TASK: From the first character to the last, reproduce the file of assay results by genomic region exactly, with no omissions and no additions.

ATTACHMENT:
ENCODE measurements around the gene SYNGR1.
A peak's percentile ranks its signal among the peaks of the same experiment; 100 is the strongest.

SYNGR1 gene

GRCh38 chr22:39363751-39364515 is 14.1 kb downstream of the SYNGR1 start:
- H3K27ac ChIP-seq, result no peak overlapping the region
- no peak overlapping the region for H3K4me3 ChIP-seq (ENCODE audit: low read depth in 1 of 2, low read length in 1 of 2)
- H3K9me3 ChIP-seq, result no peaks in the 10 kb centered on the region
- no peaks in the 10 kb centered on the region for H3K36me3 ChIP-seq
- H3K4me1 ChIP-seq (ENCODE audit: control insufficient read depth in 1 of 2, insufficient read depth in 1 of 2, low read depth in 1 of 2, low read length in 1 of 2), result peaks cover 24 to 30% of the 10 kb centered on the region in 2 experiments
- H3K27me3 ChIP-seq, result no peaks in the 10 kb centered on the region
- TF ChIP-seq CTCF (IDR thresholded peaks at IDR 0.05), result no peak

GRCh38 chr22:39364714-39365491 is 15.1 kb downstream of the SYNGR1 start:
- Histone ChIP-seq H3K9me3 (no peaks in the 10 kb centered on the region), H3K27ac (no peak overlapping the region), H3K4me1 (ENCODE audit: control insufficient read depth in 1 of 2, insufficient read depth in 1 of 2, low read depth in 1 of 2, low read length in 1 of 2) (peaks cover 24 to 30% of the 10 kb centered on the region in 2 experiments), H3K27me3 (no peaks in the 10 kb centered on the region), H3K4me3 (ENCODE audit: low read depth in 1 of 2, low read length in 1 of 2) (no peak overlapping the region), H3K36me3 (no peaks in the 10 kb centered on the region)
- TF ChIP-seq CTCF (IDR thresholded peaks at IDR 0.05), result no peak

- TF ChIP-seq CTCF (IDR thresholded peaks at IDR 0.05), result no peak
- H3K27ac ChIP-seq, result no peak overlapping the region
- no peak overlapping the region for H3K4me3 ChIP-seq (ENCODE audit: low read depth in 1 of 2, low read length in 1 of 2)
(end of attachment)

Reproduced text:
ENCODE measurements around the gene SYNGR1.
A peak's percentile ranks its signal among the peaks of the same experiment; 100 is the strongest.

SYNGR1 gene

GRCh38 chr22:39363751-39364515 is 14.1 kb downstream of the SYNGR1 start:
- H3K27ac ChIP-seq, result no peak overlapping the region
- no peak overlapping the region for H3K4me3 ChIP-seq (ENCODE audit: low read depth in 1 of 2, low read length in 1 of 2)
- H3K9me3 ChIP-seq, result no peaks in the 10 kb centered on the region
- no peaks in the 10 kb centered on the region for H3K36me3 ChIP-seq
- H3K4me1 ChIP-seq (ENCODE audit: control insufficient read depth in 1 of 2, insufficient read depth in 1 of 2, low read depth in 1 of 2, low read length in 1 of 2), result peaks cover 24 to 30% of the 10 kb centered on the region in 2 experiments
- H3K27me3 ChIP-seq, result no peaks in the 10 kb centered on the region
- TF ChIP-seq CTCF (IDR thresholded peaks at IDR 0.05), result no peak

GRCh38 chr22:39364714-39365491 is 15.1 kb downstream of the SYNGR1 start:
- Histone ChIP-seq H3K9me3 (no peaks in the 10 kb centered on the region), H3K27ac (no peak overlapping the region), H3K4me1 (ENCODE audit: control insufficient read depth in 1 of 2, insufficient read depth in 1 of 2, low read depth in 1 of 2, low read length in 1 of 2) (peaks cover 24 to 30% of the 10 kb centered on the region in 2 experiments), H3K27me3 (no peaks in the 10 kb centered on the region), H3K4me3 (ENCODE audit: low read depth in 1 of 2, low read length in 1 of 2) (no peak overlapping the region), H3K36me3 (no peaks in the 10 kb centered on the region)
- TF ChIP-seq CTCF (IDR thresholded peaks at IDR 0.05), result no peak

- TF ChIP-seq CTCF (IDR thresholded peaks at IDR 0.05), result no peak
- H3K27ac ChIP-seq, result no peak overlapping the region
- no peak overlapping the region for H3K4me3 ChIP-seq (ENCODE audit: low read depth in 1 of 2, low read length in 1 of 2)